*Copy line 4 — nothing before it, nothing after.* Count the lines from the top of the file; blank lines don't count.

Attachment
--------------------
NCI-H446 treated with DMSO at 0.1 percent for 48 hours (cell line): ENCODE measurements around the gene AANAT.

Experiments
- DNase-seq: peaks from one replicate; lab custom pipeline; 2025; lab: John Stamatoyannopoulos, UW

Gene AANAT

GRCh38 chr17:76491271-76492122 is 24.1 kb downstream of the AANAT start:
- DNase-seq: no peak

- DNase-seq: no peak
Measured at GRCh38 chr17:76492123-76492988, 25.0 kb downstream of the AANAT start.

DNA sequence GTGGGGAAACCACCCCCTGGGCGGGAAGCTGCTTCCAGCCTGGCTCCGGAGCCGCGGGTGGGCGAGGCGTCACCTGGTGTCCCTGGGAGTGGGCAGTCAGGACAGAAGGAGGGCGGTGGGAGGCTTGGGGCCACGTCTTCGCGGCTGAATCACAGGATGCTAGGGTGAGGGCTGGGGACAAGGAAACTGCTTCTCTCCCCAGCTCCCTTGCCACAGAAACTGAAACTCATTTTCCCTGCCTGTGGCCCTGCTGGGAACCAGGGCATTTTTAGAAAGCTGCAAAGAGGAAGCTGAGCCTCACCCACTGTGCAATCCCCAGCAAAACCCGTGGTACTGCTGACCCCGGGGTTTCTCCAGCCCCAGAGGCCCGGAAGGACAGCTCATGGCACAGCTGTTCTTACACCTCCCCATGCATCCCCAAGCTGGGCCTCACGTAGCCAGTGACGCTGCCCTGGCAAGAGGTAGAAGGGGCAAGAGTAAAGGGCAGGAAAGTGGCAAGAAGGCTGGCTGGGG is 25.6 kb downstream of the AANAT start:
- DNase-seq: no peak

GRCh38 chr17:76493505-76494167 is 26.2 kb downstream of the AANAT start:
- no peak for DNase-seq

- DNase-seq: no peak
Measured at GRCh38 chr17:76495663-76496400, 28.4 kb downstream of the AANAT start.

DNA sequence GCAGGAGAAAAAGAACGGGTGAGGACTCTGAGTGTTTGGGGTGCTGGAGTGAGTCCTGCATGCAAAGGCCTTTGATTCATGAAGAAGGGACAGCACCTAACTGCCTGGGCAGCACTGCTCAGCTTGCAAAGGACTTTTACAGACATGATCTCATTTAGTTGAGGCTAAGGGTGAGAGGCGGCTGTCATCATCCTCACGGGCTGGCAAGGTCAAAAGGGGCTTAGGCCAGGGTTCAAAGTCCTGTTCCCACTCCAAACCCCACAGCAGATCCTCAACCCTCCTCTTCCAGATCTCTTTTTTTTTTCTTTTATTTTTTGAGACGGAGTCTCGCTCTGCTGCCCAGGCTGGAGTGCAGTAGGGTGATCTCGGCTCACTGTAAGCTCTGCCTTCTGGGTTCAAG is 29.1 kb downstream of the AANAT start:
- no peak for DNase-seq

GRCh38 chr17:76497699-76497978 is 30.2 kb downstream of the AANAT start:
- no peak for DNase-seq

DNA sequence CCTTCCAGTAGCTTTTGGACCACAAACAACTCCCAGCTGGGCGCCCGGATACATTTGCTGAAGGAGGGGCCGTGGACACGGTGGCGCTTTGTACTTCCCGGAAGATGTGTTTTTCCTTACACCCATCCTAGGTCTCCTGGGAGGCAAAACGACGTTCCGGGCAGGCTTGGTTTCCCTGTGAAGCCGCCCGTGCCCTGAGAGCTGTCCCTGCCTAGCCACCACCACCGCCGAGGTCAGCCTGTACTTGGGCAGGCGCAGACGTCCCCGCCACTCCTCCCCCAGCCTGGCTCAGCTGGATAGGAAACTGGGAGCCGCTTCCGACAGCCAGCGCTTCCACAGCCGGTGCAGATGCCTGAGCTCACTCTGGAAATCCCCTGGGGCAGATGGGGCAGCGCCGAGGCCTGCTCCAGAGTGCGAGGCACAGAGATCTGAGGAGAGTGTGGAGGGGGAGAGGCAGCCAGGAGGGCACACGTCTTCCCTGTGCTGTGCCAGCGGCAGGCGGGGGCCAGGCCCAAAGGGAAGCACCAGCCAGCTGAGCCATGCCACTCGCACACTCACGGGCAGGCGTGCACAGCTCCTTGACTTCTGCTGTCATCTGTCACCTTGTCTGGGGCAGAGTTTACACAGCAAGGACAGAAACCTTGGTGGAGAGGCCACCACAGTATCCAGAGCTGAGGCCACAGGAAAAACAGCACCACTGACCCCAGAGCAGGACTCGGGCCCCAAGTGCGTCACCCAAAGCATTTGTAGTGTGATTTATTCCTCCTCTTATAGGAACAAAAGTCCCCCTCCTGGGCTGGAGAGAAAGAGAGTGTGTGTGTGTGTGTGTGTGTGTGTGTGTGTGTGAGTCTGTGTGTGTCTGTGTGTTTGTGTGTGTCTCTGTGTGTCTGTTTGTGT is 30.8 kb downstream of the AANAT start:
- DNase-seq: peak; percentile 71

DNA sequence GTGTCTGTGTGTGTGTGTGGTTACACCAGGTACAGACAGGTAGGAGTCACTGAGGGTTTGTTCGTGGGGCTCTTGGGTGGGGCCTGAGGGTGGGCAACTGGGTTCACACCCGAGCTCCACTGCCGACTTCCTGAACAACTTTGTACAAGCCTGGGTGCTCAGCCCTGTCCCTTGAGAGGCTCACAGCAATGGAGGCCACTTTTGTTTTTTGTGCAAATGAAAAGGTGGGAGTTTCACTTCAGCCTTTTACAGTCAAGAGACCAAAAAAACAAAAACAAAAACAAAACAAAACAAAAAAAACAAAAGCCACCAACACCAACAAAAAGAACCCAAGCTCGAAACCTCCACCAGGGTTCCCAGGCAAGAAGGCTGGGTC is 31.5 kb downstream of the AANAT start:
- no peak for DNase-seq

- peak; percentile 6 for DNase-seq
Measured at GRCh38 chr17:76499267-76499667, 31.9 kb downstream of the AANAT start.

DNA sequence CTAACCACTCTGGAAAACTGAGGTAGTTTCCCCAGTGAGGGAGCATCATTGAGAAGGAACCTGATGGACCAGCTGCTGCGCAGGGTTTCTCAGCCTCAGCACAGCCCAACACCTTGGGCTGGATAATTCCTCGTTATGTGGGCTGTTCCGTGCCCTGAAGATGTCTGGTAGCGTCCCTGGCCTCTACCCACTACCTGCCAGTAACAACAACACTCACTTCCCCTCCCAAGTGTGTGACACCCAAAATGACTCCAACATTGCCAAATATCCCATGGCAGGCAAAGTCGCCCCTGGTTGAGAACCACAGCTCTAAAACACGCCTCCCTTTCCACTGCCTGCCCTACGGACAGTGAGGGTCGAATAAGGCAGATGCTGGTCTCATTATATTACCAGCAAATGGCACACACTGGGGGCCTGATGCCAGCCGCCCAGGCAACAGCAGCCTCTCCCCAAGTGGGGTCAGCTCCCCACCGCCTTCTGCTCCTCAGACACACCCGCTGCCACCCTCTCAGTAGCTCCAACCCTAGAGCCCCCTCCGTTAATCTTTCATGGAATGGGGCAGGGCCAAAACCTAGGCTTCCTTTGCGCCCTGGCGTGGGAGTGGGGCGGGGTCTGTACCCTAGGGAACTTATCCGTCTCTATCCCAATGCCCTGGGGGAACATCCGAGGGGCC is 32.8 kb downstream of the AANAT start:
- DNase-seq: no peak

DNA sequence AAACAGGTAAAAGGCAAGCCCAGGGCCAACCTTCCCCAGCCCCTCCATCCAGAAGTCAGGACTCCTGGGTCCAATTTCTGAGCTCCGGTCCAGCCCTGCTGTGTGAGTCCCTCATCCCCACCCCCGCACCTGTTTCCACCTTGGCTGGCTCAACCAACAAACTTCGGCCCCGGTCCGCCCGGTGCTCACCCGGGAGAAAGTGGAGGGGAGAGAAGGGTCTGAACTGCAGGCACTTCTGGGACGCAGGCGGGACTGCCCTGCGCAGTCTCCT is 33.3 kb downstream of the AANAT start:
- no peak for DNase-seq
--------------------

Gene AANAT